Tomorrow is the day that only a tiny fraction of the idiots on our planet believe that the world will come to an end. The reality is that the 2012 apocalypse will never happen. Tomorrow is just another day, and I’m here to tell you why.
Let me move on to my first point: there is no celestial alignment happening tomorrow, and even if there were, it would be too far away from us to cause the annihilation of humanity. And really, a celestial alignment? Of all the things that 2012 enthusiasts say will kill us, meteors, ice ages, pandemic, etc. When all those fall flat on their asses, they suggest a celestial alignment? Or a pole shift? What kind of ridiculous logic is that?
The whole 2012 apocalypse is always assumed to be based on the end of the Mayan calendar. What kind of stupidness is this? It was just an outdated form of the calendar, with a purpose no different to that of the current calendar, and yet when ours end on December 31, we don’t scream “it’s the end of time”. We just make a new one, which is exactly what the Mayans would have done on December 21st 2012: celebrate the end of the old cycle, and the beginning of the new one. They would not panic and kill themselves just like that. Do you want to know were this madness actually came from? The prophecies and the date all come from:
- Distortions of the Mayan calendar
- Two new age hippie books from the 70’s and 80’s (which is where the date came from)
What’s even more insulting is the fact that some people alleged that the Mayan calendar predicted some of the worst events in recent history, after the hoax started, and after those events already happened. This officially makes the 2012 apocalypse a hoax.
And you know what else? It’s just another stupid prophecy. Fortune tellers and prophets get plenty of attention from the media because of their supposed powers. But any idiot can claim to be a fortune teller, and they can find out how on the internet. Try not to be afraid of the future in this regard, because people have tried, and failed, to predict the apocalypse at various points in history. In the year 1833, a preacher by the name of William Miller believed that he predicted that the second coming of Jesus would occur in the year 1843. This sounds familiar doesn’t it? It’s the exact same trick as today’s 2012 apocalypse hoax, with one difference: it was a national movement. That is one of the stupidest reasons to establish a national movement I’ve ever seen. It’s like if they made a national movement based on the myth that Obama wasn’t born in America.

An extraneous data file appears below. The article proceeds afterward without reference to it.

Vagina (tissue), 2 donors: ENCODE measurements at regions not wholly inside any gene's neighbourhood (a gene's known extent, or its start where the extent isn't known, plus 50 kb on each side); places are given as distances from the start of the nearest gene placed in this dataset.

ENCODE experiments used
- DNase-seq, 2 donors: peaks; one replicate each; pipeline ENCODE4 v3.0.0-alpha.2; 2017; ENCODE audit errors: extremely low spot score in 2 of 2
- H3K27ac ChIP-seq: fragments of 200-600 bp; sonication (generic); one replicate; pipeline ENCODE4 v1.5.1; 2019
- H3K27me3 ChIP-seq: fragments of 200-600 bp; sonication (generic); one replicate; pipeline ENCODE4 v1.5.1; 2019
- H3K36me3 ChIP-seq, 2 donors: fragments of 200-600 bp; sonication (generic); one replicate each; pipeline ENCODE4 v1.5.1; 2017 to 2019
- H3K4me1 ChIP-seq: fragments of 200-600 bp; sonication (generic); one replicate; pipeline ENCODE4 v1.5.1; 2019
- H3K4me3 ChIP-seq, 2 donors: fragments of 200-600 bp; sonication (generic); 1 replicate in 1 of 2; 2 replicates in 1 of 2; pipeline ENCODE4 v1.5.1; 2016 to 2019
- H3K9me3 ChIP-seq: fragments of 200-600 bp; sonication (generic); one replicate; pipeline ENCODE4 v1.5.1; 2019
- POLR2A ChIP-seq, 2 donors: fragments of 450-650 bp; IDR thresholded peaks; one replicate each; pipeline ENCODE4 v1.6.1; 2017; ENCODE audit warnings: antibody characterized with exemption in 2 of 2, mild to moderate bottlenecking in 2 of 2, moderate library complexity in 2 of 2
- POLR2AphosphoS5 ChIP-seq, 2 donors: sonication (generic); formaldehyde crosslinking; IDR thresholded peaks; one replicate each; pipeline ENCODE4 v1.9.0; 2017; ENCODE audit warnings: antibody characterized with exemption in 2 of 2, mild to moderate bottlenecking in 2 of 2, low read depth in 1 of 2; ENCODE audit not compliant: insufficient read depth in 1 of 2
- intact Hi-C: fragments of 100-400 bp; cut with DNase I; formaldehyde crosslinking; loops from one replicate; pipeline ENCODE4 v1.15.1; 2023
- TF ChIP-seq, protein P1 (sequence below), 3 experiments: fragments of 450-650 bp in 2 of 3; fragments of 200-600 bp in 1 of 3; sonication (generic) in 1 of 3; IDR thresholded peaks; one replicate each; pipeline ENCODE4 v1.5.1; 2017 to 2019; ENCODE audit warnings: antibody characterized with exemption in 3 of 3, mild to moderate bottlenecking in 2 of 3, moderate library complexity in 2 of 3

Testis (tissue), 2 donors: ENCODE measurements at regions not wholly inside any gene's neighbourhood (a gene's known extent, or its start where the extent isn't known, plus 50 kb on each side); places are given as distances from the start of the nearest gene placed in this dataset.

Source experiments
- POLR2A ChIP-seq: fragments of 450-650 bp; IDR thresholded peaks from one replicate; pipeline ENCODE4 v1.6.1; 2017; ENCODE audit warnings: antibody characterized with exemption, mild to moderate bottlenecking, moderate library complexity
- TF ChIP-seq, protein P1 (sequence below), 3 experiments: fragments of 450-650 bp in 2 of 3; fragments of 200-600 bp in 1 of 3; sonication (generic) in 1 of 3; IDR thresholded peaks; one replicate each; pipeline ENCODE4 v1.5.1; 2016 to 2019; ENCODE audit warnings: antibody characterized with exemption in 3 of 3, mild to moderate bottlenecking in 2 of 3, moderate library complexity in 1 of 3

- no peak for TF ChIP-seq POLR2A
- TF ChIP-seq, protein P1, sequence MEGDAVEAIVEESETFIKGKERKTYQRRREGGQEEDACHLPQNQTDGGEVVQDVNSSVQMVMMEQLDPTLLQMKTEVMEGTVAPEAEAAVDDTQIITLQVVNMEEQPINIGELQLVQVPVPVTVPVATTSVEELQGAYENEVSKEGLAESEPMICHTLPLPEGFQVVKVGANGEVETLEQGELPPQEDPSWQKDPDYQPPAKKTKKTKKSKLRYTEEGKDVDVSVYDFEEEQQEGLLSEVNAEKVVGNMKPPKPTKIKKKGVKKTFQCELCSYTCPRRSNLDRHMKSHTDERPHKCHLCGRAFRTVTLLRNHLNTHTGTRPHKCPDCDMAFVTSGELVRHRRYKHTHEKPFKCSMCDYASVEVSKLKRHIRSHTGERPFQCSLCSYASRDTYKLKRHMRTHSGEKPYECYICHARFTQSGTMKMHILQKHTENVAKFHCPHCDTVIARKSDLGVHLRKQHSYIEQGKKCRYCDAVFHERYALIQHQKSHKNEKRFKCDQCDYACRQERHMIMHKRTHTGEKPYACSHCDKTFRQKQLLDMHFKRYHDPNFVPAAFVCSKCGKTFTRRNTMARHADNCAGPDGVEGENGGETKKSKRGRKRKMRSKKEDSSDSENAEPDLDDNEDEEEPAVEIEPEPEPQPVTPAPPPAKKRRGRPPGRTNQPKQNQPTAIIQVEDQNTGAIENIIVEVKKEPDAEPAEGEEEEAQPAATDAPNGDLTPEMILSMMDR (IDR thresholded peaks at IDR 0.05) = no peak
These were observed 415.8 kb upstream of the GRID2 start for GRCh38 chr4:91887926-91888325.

But wait, this sounds like an awful coincidence. The whole 2012 thing didn’t become big until around 2003, after the “Planet Nibiru” prediction failed. Let’s see the timeline:
1992: Harold Camping publishes a book called 1994?, using it to proclaim that the second coming of Jesus will occur in 1994, and that the rapture will happen on May 21, 2011.
September 6, 1994: The day passes, and Jesus doesn’t show up.
1995: Nancy Lieder, founder of ZetaTalk, puts forward the idea that a planet-sized object (later named “Nibiru”) will crash into Earth in around 2003.
The late 1990’s: Scaremongers in America begin to release disaster survival books about a “Y2K disaster” scenario. The media in general begins to capitalize on the Y2K myth, and many movies, comic strips, video games, and TV shows begin cropping up.
January 1, 2000: Y2K never happens, and the people celebrate the new millennium, and breathe a collective sigh of relief.
May 2003: Nibiru fails to show up, and the date is abandoned. The date in which planet Nibiru is expected to arrive is changed to coincide with the already existing “2012 apocalypse” theory.
November 13, 2009: Hollywood releases the disaster movie 2012 as a way of capitalizing on the people’s fear of the 2012 apocalypse, to critically scathing reviews. The film made $769,679,473 in the box office, proving the idea the the cinema-goers are morons.
May 21, 2011: Harold Camping’s prediction of the rapture proves to be false. It was the very same prediction he said would come true in 1994. He later changed the date again, to October 21, 2011. The rapture again doesn’t happen.
Doesn’t it sound odd to you? First, Y2K fails to come true in the year 2000, then Nibiru falls flat on its ass in 2003, and then the Rapture doesn’t happen in 2011. That means only one thing: the 2012 apocalypse will also fail to come true, and every apocalypse prediction ever made will always be wrong.
We should stop falling for this apocalypse crap. If we want to enjoy life so much, why do we obsess over when we’re all going to die? Do we just want a day where we can let loose? Do we want to prove God is real? In today’s society, none of that matters. The point is, if we all fall for this crap again, we’re letting the media exploit our fear and inject us with paranoia. And besides, if people are just going to keep changing the date for the apocalypse, then it should be obvious that the apocalypse will never happen at all. We should just try to forget about it and enjoy our lives, because if we keep drowning ourselves in fear, we’re easier to control, and far more likely to commit suicide anyway.
They make for great fantasy stories, but stories are all that they are, and if we stop taking them seriously now, we can shoot for a brighter tomorrow.